# RP Fiber Power – Simulation and Design Software

for Fiber Optics, Amplifiers and Fiber Lasers

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## Example Case: Germanosilicate Multimode Fiber

### Description of the Model

Here, we model a germanosilicate multimode fiber, where a supergaussian transverse profile of the germanium concentration is assumed. The refractive index is interpolated between that of silica and germania according to the local germania content:

r_core := 8 um { core radius } c_GeO2(r) := { doping profile: fraction of GeO2 at radius r } if r <= r_core then 0.12 * exp(-(1.2 * r / r_core)^8) else 0 { index must be exactly constant for r > r_core } n_f(r,lambda) := sqrt(c_GeO2(r) * n_GeO2(lambda)^2 + (1 - c_GeO2(r)) * n_SiO2(lambda)^2) calc set_n_profile("n_f",r_core) { This assigns the index function to the fiber. }

The refractive indices of silica and germania are calculated from Sellmeier formulas. In that way, the wavelength dependence is included, which we need for calculating the chromatic dispersion.

From the wavelength-dependent refractive index profile, the mode solver can calculate all modes existing at any particular wavelength, including their intensity profiles, effective refractive index, group velocities, and group velocity dispersion.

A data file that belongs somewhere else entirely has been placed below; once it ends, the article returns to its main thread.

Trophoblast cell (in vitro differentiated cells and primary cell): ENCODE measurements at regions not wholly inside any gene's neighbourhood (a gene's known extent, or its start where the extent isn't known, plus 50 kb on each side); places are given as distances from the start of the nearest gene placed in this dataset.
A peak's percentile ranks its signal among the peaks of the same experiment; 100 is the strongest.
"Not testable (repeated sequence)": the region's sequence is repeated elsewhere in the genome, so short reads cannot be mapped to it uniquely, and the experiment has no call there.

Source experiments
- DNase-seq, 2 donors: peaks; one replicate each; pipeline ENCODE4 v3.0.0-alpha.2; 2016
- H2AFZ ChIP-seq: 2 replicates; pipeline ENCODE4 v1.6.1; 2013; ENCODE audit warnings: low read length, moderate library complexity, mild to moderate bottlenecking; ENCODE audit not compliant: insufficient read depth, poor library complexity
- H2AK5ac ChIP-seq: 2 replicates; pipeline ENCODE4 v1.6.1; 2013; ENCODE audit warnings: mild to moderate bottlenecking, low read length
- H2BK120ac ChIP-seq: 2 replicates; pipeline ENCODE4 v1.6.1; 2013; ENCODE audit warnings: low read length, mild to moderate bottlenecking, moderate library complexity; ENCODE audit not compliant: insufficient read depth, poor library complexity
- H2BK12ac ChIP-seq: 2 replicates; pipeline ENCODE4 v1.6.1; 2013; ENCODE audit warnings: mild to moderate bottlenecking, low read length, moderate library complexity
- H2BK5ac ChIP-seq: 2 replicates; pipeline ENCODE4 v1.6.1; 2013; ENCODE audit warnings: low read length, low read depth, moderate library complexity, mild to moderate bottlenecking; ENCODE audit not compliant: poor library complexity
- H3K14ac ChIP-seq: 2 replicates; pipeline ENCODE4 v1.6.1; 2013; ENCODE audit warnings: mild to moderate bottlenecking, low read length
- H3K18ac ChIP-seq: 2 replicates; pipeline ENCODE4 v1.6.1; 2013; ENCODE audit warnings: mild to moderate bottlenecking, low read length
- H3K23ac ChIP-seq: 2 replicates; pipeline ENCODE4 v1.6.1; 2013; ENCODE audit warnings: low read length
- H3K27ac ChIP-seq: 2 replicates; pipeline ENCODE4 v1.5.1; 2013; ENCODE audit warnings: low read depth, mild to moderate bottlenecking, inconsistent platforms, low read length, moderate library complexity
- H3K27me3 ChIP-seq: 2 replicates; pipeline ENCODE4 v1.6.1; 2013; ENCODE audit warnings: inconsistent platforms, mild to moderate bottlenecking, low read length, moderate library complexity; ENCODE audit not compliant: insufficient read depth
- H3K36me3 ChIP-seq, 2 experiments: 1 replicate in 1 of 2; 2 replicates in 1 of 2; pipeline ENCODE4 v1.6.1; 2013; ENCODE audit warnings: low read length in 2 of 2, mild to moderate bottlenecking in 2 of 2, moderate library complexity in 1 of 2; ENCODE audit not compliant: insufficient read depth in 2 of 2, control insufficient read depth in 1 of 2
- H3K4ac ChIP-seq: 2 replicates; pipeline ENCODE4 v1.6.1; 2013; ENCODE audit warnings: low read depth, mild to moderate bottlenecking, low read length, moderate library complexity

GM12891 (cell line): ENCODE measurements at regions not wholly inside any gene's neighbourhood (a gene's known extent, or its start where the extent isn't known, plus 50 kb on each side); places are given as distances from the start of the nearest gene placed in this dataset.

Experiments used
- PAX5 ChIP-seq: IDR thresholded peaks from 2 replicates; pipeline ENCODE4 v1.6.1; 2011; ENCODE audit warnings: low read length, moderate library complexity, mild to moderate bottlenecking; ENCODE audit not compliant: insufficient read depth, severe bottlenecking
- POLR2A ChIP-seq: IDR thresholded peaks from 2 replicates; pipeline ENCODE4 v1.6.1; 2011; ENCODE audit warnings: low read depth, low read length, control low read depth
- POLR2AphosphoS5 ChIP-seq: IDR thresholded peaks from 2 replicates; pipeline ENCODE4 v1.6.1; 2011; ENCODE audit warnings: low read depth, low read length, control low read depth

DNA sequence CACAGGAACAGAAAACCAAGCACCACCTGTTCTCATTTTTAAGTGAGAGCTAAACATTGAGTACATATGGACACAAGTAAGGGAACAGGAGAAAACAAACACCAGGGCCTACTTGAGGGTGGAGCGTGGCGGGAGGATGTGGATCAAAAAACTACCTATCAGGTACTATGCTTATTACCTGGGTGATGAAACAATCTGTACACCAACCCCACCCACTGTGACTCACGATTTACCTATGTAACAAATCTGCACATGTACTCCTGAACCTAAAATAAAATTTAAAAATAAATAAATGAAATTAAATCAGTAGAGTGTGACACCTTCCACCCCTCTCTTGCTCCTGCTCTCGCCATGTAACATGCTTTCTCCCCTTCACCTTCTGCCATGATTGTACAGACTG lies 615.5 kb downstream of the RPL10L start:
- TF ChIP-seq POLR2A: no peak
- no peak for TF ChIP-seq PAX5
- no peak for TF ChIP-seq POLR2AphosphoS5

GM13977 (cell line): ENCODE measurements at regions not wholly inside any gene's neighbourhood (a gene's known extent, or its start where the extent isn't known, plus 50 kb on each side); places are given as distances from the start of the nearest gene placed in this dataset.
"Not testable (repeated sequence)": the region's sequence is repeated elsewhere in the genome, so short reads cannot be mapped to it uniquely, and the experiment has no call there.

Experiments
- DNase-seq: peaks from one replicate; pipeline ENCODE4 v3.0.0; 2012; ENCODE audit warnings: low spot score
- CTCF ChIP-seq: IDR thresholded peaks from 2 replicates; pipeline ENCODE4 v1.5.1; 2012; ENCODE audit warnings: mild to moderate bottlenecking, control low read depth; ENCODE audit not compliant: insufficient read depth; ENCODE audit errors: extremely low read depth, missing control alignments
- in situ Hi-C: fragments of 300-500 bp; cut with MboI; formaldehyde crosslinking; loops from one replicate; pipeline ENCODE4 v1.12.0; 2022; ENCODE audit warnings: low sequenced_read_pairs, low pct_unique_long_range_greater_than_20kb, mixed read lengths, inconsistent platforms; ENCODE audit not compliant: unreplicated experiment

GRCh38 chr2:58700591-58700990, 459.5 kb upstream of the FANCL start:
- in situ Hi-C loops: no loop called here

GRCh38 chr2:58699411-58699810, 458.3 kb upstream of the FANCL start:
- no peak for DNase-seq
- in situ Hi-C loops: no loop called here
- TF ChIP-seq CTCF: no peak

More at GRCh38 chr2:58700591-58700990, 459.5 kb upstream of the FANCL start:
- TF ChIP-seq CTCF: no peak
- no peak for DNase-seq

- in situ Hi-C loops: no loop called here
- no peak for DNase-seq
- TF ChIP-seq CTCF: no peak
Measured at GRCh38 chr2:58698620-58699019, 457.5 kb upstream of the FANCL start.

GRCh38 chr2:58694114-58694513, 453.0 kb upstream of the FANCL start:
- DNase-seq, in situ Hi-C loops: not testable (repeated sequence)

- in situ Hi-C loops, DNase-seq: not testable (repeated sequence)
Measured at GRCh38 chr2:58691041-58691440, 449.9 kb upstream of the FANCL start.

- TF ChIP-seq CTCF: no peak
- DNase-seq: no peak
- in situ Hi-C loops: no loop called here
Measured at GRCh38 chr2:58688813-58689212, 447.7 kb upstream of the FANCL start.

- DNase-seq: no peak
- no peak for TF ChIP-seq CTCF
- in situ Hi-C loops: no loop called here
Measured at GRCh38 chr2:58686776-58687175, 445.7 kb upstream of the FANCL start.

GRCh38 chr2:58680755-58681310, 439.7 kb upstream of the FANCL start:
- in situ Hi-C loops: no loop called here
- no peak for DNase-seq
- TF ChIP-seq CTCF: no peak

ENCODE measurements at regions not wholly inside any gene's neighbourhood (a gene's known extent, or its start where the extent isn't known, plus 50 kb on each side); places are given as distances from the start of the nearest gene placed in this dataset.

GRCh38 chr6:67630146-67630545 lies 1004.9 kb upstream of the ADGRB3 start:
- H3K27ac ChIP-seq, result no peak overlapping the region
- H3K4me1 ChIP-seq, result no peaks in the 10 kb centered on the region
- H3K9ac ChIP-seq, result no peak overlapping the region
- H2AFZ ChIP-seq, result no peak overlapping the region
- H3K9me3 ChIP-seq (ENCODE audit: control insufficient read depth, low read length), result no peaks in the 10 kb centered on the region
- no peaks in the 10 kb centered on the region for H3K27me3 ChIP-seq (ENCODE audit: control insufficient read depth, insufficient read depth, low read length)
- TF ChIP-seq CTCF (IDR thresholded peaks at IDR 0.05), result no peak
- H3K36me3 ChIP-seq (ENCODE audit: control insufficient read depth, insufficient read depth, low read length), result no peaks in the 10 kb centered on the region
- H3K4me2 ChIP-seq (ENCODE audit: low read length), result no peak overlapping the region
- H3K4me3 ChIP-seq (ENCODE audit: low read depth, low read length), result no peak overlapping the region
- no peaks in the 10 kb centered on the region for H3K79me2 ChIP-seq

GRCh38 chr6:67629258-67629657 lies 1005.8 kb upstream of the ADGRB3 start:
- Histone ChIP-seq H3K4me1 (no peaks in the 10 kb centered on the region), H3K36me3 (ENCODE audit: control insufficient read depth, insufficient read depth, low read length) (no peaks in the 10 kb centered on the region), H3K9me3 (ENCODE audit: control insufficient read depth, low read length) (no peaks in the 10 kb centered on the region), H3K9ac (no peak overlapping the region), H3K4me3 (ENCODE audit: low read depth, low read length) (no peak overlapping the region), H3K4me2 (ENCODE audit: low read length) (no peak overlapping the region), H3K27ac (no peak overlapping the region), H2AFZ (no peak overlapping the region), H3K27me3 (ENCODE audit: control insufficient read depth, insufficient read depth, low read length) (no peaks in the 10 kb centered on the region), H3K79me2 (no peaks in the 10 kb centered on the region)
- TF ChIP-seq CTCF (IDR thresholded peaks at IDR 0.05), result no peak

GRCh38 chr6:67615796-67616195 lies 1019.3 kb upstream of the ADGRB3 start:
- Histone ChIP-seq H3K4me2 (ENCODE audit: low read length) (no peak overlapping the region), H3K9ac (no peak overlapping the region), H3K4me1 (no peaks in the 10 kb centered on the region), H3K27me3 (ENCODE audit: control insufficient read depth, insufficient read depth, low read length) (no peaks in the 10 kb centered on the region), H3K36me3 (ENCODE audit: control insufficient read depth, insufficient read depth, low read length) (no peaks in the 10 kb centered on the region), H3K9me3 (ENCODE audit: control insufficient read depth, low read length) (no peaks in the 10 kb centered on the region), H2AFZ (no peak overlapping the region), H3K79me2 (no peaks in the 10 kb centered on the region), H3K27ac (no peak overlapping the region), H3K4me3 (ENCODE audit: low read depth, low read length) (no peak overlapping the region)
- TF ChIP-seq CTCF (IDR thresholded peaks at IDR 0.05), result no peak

### Results

Figure 1 shows the radial functions of all modes existing at a wavelength of 1000 nm.
In the lower part, it also shows the refractive index profile and the effective refractive indices of all modes.
The colors are indicating the mode index *l*.

Figure 2 shows effective refractive indices of the modes as functions of the wavelength. These all lie between the refractive indices of the cladding and the on-axis index, as indicated with dashed gray lines.

Figure 3 shows group indices of the modes as functions of the wavelength. Due to the influence of waveguide dispersion, these mostly lie above the group index on the fiber axis. Close to its cut-off, however, the group index of a mode drops substantially, because the mode becomes weakly guided, and the contribution of the waveguide dispersion becomes smaller. (The vertical lines indicate the cut-off wavelengths.)

Figure 4 shows group velocity dispersion (GVD). This rises when approaching a cut-off. Again, the gray dashed curves indicate the values of the cladding and the fiber axis.